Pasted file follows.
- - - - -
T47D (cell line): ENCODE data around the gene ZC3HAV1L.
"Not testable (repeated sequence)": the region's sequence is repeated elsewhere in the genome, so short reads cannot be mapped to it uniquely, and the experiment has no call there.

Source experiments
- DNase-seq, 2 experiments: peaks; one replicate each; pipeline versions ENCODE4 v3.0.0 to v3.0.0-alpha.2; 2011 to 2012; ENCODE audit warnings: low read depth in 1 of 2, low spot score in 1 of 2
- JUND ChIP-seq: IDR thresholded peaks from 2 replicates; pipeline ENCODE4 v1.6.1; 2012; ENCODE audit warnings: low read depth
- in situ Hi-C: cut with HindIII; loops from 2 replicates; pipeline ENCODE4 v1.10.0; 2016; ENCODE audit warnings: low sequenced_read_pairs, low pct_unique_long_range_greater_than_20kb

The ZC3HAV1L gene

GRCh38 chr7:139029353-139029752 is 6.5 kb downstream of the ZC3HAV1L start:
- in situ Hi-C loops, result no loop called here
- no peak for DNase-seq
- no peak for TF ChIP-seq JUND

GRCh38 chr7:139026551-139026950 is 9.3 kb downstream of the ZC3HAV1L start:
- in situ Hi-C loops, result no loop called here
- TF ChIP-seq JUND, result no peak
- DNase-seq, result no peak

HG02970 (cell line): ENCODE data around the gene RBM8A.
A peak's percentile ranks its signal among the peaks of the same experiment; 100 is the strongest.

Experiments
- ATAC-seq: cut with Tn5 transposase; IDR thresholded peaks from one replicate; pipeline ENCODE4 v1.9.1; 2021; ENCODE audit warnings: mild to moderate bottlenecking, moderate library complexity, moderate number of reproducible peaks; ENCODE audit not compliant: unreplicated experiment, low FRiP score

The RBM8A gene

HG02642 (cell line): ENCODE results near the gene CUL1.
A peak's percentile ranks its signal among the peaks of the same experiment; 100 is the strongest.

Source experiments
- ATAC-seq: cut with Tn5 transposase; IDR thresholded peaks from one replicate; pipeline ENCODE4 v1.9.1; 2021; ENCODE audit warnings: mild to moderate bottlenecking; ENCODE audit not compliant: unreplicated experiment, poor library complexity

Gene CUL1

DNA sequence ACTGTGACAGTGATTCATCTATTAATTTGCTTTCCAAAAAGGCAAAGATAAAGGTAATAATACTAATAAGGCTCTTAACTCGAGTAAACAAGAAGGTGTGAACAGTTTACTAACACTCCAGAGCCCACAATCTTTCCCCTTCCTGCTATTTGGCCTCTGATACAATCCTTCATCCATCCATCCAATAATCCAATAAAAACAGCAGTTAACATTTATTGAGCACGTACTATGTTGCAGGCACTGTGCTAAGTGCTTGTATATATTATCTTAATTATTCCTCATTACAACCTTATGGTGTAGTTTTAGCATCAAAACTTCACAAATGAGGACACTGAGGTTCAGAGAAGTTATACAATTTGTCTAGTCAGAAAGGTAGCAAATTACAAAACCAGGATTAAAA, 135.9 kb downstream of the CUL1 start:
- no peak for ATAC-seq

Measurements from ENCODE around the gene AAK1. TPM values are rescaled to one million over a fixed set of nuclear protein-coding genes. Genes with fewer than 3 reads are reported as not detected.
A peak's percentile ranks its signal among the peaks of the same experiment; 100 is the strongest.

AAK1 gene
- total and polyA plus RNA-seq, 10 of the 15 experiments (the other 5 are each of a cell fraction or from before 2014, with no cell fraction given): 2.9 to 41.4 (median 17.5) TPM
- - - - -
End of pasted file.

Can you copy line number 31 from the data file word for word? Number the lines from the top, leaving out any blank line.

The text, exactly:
- total and polyA plus RNA-seq, 10 of the 15 experiments (the other 5 are each of a cell fraction or from before 2014, with no cell fraction given): 2.9 to 41.4 (median 17.5) TPM